As we approach the one year anniversary since Kúkpi7 Rosanne Casimir (Tk’emlúps te Secwepemc) announced the preliminary findings of 215 graves of children at the former Kamloops Indian Residential School I stood and marked the occasion in a response to a Ministerial Statement delivered by Minister Murray Rankin.
This is an important opportunity to check in on the progress made on the promise of reconciliation and the reality for residential school survivors and their families.
I stand here to mark the one-year anniversary of when we were awoken with the reality of the fate of hundreds, thousands of Indigenous children who disappeared and never came home from residential school. To all our relatives, all our elders, all our residential and day-school survivors, to the following generations of survivors of these genocidal acts perpetrated by this and other Crown governments, I raise my hands to you for your strength, for your resilience, for your patience, for your long suffering, for your willingness to share your traumatic, tragic and heartbreaking stories.
To the children whose names have been lost, misplaced or hidden in the archives of governments and churches, whose shame motivates them to hide you, you may have been conveniently forgotten by the state and by the church, but you’ve not been forgotten by your descendants. We remember you. We love you. I can feel you here with us today. I felt you here earlier this week, and I felt you here last year. HÍSW̱ḴE SIÁM.
Last summer a temporary and impromptu memorial to the 215-plus children whose graves were identified at the Kamloops Indian Residential School and announced by Tk’emlúps te Secwepemc Kúkwpi7 Rosanne Casimir grew on the steps of this Legislative Assembly. For months, people stopped to pay tribute to our lost and stolen children who didn’t come home from school.
It’s not easy sitting in this chamber and listening to the intentions of reconciling this reprehensible history, and yet again, when we account for the reconciliatory actions, my heart is broken again and again. This year like last year I was told it was too difficult to recognize Indigenous names on official government documentation. I was told it’s very complex, and government is working on it. There’s more to do.
Last week we heard $800 million is rewarding a museum that has been identified as an unsafe place for Indigenous people, a place that has proven unable to mend its broken relationship with Indigenous people. This new and massive temple will store our innovations, our technologies, our items of cultural significance, our sacred items, while a few Indigenous nations will be tempted with $30,000 to facilitate the repatriation of items that we want to bring home, a process that costs way more than that paltry sum.
In the comments I’ve heard this week, this government has a warped view of what these items mean when they sit in these museum collections. They implore us to join them in front of the glass case, to peer through with wonder at the so-called collective history, awestruck at the curated snapshot in time. On this floor of this chamber, an institutional ignorance has been exposed, an unwillingness to acknowledge the truth that many or most of those items locked away in the museum basements were collected through grave robberies.
Many more of those items were collected by further exploiting destitute Indigenous peoples ravaged by a fatal virus. This was all happening in our province at the same time as the residential schools such as Kamloops were being designed to assimilate the Indian children.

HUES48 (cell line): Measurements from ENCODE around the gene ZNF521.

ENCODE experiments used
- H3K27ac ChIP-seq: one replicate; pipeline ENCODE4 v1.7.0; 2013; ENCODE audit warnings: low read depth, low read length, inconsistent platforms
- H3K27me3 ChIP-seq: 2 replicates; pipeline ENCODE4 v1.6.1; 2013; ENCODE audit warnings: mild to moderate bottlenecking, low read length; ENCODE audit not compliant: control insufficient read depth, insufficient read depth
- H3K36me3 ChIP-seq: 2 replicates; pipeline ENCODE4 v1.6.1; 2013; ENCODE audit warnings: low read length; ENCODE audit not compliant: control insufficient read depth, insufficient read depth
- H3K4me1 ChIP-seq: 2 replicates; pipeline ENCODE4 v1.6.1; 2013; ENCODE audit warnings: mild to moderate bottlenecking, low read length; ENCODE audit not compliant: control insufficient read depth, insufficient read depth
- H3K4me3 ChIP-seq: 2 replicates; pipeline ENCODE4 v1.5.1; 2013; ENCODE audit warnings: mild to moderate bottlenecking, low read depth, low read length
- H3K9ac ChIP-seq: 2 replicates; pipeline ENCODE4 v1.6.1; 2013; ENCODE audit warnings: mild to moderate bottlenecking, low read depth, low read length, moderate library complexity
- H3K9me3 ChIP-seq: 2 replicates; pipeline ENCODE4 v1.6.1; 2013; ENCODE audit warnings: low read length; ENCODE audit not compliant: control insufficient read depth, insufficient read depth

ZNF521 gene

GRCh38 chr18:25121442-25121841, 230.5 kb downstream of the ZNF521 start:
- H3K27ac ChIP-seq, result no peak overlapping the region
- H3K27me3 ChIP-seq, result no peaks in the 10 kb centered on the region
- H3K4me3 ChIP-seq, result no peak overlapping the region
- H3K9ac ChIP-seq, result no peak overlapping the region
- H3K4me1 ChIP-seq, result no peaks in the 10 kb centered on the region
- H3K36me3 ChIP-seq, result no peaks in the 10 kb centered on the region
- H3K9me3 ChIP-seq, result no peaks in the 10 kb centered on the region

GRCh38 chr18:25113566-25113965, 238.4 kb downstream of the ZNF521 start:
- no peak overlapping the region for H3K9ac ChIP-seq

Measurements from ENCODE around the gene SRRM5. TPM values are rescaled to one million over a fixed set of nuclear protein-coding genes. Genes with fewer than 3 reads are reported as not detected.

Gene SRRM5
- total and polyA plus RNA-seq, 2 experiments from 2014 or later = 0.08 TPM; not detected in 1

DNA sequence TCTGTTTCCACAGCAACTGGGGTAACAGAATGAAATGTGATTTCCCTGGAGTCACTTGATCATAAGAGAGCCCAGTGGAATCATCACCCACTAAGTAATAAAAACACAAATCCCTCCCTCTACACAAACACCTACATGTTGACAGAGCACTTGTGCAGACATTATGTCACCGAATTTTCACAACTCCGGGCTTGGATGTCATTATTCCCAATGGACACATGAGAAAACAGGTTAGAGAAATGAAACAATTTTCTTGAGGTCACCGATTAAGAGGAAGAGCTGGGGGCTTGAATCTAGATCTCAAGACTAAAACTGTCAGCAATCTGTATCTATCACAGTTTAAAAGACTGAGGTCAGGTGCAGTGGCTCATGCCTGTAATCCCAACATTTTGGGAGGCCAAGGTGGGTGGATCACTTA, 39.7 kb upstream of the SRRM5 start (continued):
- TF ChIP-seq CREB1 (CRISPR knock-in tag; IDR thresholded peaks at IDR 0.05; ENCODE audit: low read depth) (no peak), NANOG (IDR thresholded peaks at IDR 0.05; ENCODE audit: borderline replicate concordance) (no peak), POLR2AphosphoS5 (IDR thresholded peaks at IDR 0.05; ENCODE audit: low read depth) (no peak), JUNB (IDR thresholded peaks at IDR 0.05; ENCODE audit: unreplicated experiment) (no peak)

Just as this Crown institution was stealing our cultural items, our innovations and technologies, stealing bones and caskets of our ancestors, they were creating the institutions charged with stealing our children, our languages and attempting to strip us of our identity and culture.
And then, in 2022, we are told that it is different, difficult and confusing to create a font and keyboard for Indigenous people to be called by our names. We are notified that our food and our medicines are pests, sprayed with poison or destroyed by a brush cut to ensure the value of timber is not diminished.
The public is told government is doubling forestry revenues for Indigenous nations. It sounds big, doesn’t it? Yet this government has increased the share from 4 to 8 percent. Maybe, I’m just ungrateful.
But Indigenous people are resilient. We’re proud. We are powerful. No matter what this Crown institution does or has done to us, we stand in here today, gathering strength from deep within our life force, given to us by our Creator and brought to life through our relationship with our relatives. This morning for me it was the islands, the mountains, the trees, the crow, the raven, the rabbit, the deer — all the beauty that feeds our spirit.
We have begun discussions about how this facility and this precinct can better reflect the more than 30 distinct Indigenous languages in this province. As we mark the one-year anniversary of that announcement by Kúkpi7 Casimir, the awakening for many British Columbians has begun. This assembly is surrounded by monuments of our colonial past, and we need a permanent reminder of that memorial that grew on those front steps.
I hope that we can find a way to ensure that every person walking through that ceremonial gate will have to stop and acknowledge those children and what they have come to symbolize with respect to the work of true reconciliation. It’s too easy to walk through these doors without the burden that our predecessors gave us and far too easy to manipulate reconciliation for the benefit of something other than Indigenous people. That is what needs to change. HÍSW̱ḴE SIÁM.